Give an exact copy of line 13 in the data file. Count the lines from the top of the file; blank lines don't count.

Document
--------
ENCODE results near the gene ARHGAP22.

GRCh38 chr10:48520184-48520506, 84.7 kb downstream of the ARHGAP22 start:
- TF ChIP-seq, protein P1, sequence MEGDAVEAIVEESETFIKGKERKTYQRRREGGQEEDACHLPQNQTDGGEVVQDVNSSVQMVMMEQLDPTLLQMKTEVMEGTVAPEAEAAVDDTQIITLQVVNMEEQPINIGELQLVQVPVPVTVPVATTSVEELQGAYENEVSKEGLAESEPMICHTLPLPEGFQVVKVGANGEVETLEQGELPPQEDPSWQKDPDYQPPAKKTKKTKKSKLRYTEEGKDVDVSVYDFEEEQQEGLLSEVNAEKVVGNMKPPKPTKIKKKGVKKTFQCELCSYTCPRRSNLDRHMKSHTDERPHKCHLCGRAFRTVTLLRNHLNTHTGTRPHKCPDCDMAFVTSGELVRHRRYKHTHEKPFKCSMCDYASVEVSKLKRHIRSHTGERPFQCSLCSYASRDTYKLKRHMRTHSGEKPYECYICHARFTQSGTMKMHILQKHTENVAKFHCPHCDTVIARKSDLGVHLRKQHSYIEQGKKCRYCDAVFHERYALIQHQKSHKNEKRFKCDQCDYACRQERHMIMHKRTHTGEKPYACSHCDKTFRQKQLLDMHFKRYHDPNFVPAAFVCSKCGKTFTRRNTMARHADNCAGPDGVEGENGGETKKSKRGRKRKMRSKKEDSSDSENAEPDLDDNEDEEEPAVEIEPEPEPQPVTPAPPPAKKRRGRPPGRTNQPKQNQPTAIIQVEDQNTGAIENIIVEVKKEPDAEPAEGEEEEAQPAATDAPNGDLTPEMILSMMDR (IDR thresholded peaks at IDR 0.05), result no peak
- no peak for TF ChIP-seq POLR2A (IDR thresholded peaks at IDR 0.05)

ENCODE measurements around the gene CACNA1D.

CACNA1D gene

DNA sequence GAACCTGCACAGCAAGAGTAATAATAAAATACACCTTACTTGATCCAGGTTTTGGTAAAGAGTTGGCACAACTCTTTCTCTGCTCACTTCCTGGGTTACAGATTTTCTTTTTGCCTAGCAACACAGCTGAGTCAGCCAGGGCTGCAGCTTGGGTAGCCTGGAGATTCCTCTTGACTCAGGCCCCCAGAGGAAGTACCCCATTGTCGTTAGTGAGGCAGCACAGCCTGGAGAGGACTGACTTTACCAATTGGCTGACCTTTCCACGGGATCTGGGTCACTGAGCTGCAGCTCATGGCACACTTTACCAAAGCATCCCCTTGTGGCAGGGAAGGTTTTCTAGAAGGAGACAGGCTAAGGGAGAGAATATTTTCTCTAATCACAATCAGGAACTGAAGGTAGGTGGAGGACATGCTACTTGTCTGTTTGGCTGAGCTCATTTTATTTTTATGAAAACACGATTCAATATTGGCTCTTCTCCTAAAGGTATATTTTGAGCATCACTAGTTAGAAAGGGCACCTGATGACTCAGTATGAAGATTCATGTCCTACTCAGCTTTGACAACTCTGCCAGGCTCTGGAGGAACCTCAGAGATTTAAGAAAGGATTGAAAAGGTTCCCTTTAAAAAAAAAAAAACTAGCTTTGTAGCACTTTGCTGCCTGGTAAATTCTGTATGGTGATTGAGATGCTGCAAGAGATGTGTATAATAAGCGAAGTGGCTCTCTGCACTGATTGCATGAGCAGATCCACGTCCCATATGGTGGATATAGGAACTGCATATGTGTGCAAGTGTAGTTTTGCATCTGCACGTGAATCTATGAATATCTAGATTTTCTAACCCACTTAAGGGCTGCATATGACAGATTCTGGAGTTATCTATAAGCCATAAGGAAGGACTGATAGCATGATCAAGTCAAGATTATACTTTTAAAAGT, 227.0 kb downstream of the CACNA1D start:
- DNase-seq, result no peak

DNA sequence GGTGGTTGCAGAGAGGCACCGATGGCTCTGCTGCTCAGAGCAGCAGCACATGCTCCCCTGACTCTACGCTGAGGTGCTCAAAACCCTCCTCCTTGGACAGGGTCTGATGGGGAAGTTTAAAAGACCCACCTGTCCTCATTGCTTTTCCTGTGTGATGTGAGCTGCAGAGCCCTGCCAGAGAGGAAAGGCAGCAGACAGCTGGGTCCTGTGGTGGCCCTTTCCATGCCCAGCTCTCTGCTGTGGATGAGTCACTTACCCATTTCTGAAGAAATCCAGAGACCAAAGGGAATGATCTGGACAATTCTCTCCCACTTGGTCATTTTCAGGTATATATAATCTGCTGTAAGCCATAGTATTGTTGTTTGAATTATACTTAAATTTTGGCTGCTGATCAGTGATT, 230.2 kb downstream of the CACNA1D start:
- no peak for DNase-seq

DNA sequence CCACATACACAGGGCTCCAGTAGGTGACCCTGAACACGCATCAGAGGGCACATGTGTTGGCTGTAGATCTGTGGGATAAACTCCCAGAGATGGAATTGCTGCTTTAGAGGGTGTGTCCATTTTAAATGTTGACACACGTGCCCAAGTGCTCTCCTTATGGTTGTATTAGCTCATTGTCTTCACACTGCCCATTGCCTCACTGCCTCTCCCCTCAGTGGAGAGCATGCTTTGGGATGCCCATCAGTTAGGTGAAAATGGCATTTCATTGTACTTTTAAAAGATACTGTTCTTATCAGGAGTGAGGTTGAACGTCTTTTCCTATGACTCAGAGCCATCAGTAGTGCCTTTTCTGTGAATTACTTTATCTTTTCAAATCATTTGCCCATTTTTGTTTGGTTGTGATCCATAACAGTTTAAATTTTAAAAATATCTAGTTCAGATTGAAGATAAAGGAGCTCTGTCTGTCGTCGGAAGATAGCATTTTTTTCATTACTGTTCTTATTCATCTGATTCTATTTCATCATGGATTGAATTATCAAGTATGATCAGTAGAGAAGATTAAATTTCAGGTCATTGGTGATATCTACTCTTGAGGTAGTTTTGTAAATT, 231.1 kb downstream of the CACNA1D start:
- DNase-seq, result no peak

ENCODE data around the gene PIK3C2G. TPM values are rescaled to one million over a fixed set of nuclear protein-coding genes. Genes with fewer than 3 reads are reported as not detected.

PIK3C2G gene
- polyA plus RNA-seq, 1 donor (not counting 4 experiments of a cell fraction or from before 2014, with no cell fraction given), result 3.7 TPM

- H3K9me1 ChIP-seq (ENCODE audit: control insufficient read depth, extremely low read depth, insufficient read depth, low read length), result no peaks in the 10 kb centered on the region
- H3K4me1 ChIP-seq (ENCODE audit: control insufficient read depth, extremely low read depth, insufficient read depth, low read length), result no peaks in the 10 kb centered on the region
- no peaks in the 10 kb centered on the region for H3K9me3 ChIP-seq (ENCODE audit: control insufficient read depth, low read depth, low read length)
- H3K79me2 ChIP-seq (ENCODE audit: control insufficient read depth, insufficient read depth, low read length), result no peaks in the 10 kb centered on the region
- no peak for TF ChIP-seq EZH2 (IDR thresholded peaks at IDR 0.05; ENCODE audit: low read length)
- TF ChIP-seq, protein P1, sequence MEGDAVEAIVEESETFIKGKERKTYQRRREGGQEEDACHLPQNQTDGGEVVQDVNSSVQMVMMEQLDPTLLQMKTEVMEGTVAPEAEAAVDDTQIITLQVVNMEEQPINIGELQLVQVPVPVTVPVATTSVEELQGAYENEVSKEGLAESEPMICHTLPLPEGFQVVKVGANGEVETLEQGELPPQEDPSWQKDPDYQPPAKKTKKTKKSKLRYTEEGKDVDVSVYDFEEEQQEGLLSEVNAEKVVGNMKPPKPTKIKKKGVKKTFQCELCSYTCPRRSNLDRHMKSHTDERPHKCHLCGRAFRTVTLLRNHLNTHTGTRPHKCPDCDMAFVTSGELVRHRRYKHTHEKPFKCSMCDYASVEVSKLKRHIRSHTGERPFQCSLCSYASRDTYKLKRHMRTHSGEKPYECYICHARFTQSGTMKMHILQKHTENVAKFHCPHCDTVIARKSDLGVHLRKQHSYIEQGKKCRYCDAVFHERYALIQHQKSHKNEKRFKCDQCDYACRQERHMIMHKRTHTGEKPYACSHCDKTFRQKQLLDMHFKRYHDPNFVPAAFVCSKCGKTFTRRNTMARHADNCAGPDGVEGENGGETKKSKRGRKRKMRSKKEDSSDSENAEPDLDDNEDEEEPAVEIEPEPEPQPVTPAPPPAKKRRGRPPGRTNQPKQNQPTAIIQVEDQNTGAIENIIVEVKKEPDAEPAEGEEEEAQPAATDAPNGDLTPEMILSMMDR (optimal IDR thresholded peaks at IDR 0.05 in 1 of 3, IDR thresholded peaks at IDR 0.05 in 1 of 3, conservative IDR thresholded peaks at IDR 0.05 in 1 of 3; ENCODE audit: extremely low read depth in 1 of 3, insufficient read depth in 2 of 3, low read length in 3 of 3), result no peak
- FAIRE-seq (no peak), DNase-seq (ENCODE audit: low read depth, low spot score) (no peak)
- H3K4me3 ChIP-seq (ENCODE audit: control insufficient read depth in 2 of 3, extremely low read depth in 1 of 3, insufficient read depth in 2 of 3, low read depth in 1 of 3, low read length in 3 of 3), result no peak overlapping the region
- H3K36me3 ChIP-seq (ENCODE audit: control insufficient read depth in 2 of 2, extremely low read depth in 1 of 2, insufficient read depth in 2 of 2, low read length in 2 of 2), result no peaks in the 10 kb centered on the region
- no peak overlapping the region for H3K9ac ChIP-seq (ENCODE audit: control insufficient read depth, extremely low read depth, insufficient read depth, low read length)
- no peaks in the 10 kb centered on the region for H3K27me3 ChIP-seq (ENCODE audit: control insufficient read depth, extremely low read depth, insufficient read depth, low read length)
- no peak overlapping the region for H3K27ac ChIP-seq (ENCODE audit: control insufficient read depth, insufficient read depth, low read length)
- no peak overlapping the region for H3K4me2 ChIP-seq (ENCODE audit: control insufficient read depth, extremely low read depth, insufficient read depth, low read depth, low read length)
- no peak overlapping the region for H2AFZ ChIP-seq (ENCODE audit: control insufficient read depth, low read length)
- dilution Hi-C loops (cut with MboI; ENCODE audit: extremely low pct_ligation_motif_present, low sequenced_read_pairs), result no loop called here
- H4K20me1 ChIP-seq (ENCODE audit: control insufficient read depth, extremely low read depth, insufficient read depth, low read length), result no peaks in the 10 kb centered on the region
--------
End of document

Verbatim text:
ENCODE data around the gene PIK3C2G. TPM values are rescaled to one million over a fixed set of nuclear protein-coding genes. Genes with fewer than 3 reads are reported as not detected.